Many Roads Led to Trump, but Look to the Swing States

Rust Belt Economic Decline

On the night of November 9, 2016, a new political quiz emerged.  It’s both revealing and simple, consisting of a single question:  “why did Trump win?”  Common responses include racism, economic anxiety, misogyny, progressive overreach, the prevalence of self-contained “bubbles” on the left and right, and Russian interference.   Whatever your preferred answer is, it tells a lot about what you think is today’s most significant social issue.

Most moderates would agree that “all of the above probably played some role, to greater or lesser degrees.”  This is correct and should be the foundation for further analysis, but it’s also a bit of a bland truism.  It bears passing mention here as, sadly, it is not always a widely-held notion among ideologues.  This is demonstrated by the shrill and polemical character of many explanatory pieces, like this ludicrously self-assured piece by Mr. Monomania, Ta-Nehisi Coates.  So the correct follow-up is:  okay, all the above factors may have played some role, but is there one that’s weightier than the others?  I admit I’m most partial to economic anxiety.  Here’s why and what it says about folks like me.

Unlike the agitprop of Mr. Coates, I admit my explanation has its weaknesses .   The most glaring is that people with an income of $50,000 were more  likely to vote for Clinton.    There isn’t any way to entirely explain this fact away.  It clearly does suggest that the relationship between having a low income at the time of the election and voting for Trump is at best muddied.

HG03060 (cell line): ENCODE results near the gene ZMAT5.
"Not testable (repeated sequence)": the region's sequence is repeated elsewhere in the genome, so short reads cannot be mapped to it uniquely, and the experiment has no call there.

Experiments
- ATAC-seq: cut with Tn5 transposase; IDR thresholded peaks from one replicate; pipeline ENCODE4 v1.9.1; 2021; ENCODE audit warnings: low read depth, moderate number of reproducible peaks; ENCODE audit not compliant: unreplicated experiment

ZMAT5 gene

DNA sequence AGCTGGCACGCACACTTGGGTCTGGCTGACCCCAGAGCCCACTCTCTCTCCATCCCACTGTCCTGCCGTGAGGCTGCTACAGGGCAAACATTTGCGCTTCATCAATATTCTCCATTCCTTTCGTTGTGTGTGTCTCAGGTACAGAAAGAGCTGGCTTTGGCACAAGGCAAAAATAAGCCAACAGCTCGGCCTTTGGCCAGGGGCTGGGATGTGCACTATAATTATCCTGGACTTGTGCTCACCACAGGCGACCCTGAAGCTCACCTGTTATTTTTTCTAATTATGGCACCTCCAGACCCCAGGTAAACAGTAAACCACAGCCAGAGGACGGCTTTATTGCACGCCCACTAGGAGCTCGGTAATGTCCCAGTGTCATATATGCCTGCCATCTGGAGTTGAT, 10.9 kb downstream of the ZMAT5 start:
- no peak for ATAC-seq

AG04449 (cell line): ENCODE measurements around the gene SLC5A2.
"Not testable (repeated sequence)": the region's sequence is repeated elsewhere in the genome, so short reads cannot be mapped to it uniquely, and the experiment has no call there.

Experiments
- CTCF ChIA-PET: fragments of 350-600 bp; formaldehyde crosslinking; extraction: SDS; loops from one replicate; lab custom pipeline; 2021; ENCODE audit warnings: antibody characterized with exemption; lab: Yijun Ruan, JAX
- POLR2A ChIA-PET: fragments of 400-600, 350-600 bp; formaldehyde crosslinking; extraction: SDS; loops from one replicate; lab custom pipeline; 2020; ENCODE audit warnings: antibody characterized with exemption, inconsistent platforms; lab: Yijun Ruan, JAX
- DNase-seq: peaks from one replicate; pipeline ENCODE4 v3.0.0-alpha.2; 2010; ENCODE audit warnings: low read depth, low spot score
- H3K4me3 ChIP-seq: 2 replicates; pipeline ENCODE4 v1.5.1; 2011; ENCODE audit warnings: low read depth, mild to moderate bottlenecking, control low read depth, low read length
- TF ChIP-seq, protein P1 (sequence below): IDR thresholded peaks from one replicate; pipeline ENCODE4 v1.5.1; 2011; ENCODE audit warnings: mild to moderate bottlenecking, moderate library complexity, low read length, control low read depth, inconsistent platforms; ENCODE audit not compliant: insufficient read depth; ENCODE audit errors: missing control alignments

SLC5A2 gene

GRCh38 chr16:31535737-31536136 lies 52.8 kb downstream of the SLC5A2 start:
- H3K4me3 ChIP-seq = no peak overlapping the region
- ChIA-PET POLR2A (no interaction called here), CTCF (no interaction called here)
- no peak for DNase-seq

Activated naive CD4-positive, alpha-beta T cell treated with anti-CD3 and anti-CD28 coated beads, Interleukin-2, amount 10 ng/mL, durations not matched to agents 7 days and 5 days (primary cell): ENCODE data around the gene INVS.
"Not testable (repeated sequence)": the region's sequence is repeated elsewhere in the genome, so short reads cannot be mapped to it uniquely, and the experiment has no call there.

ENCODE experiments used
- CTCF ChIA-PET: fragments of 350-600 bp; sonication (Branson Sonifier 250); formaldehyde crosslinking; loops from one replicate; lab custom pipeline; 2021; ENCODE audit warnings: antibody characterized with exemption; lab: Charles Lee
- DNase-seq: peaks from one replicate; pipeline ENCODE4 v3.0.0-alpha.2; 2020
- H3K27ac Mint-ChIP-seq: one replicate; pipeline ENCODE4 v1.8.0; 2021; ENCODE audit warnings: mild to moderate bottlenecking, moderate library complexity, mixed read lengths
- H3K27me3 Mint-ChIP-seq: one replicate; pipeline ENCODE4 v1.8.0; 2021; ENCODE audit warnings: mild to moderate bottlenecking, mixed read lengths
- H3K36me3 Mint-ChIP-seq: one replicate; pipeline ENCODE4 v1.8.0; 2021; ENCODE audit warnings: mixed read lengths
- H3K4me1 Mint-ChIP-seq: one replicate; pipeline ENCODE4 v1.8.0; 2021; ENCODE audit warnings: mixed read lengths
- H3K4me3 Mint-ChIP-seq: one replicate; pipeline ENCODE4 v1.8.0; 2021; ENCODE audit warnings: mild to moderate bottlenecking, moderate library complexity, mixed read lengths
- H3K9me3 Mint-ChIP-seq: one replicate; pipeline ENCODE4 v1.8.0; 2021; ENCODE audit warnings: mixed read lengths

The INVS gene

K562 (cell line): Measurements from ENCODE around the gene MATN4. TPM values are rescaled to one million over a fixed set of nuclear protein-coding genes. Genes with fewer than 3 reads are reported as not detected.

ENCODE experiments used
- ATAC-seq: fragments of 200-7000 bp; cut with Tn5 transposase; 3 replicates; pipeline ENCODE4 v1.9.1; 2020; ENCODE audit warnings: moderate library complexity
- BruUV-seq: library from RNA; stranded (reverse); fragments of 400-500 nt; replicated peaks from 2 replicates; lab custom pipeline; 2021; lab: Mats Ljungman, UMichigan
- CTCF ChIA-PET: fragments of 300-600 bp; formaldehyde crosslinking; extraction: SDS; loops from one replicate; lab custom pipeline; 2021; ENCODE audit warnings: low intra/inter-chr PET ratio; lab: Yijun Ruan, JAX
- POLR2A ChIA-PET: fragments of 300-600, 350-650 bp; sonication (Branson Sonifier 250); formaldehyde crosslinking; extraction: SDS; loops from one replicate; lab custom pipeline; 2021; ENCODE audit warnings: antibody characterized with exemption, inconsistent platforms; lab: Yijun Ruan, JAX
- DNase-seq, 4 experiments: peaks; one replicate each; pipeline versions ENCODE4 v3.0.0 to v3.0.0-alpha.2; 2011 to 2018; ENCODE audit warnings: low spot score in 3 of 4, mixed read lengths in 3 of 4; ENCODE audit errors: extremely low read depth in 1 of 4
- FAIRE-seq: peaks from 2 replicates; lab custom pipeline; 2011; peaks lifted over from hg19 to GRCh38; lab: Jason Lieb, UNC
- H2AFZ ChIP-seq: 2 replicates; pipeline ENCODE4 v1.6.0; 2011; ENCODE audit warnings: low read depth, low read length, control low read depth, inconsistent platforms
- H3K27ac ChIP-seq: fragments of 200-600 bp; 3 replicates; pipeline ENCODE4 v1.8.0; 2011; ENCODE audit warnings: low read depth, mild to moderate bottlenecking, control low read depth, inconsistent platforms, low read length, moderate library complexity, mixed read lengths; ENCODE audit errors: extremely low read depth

However, there is also much more to the data than just that point.  As was observed elsewhere, Trump’s victory hinged on a very small number of votes.  According to this analysis in the Washington Post, the “election was effectively decided by 107,000 people” in the states of Pennsylvania, Michigan and Wisconsin.  These three states also voted very decisively for Obama in 2008 and again in 2012 .    The decisive swing-state of Ohio, which likewise voted Obama in 2008 and 2012, went Trump in 2016.  Given that the traditionally Republican states voted along party-lines as always (90% of Republicans voted Trump), the kingmakers were in fact the voters in these swing-areas.

What do these states have in common?  Are they particular hotbeds of racist activity in ways they were not in 2008 and 2012?  That strains credulity.  Ockham’s razor tells us the simplest answer based on these states’ commonality:  that the Rust Belt has been hit especially hard by globalization and the loss of manufacturing jobs.  Trump’s message of bringing back manufacturing jobs, though likely a con and a fantasy, had particular resonance with these voters as evidenced by this key switch in allegiance in 2016.  Obama’s vice-president Joe Biden certainly thought that this issue was of prime importance and blamed the Democrats defeat on it. 

Other factors are also worth considering to explain Clinton’s support among those earning less than $50,000.  Clinton voters were also much younger, including for the 18-29 demographic (55-37) and the 30-44 group (50-42).  This is significant as younger people are more likely to have a lower income, but still enjoy prospects for future income growth.

None of this is to say that other factors didn’t play a role.  White identity politics assuredly motivated some Americans to support the man whom Pat Buchanan called “the Great White Hope”  and the message of voting Trump to prevent the appointment of progressive Supreme Court justices was also a common refrain during the campaign.  However, based on where the election was actually decided, these explanations ultimately lack the explanatory power of Bill Clinton’s 1992 observation “it’s the economy, stupid.”  After all, not only did these same swing states vote Obama in 2008 and 2012, but Trump also captured more Latino voters than Romney did in 2012.